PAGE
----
ECLAC warns of a crisis in education

SANTIAGO (HPD) — The Economic Commission for Latin America and the Caribbean warned Thursday of the education crisis in the region, which suffered the greatest paralysis in the world during the pandemic, with an average of 70 weeks of school closures compared to the 41 from the rest of the countries.

In its annual report Social Panorama of Latin America and the Caribbean 2022, the agency warned that if action is not taken, this will affect the educational and employment trajectory of the younger generations.

José Manuel Salazar-Xirinachs, executive secretary of ECLAC, pointed out at a press conference that “we are facing a cascade of crises that has exacerbated inequalities and deficiencies in the region.”

ECLAC projected that regional poverty in 2022 will be 32.1%, which translates into 201 million people, and that extreme poverty will be 13.1%, some 82 million people. The figures reflect a slight decrease in poverty and a slight increase in extreme poverty compared to the previous year.

“The projected levels of extreme poverty in 2022 represent a setback of a quarter of a century for the region,” said the international organization.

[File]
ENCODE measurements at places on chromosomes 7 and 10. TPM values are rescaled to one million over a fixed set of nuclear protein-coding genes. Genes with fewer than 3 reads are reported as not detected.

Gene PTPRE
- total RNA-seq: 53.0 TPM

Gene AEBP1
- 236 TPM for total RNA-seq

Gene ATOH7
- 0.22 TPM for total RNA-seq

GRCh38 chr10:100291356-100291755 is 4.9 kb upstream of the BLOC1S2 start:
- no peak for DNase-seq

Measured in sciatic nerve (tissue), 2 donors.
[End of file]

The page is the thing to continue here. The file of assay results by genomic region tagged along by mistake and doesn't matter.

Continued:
The study indicated that 45% of the child and adolescent population lives in poverty, which affects women more than men and is considerably higher in the indigenous and Afro-descendant population.

In terms of unemployment, he estimated that this year it will stand at 11.6%, more than two points higher than in 2019, which represents a setback of 22 years.

Salazar-Xirinachs indicated that it has not been possible to reverse the effects of the pandemic in terms of poverty, which has an even greater impact on education, for which reason he called on countries to invest more in education and to turn the crisis into an opportunity to transform the Educational systems.

It stressed that the prolonged closure of schools “exacerbated pre-existing inequalities in access, inclusion and quality”.

The document specified that during 2021 in eight of 12 countries in the region, more than 60% of the population under 18 years of age did not have connectivity in their homes. He added that the percentage of young people between the ages of 18 and 24 who neither study nor work for pay rose from 22.3% in 2019 to 28.7% in 2020.

If action is not taken now, there is a risk of “permanent scarring” on young people, ECLAC emphasized.

Salazar-Xirinachs concluded that intersectoral public policy efforts are needed to link the educational offer with health, work and social protection.

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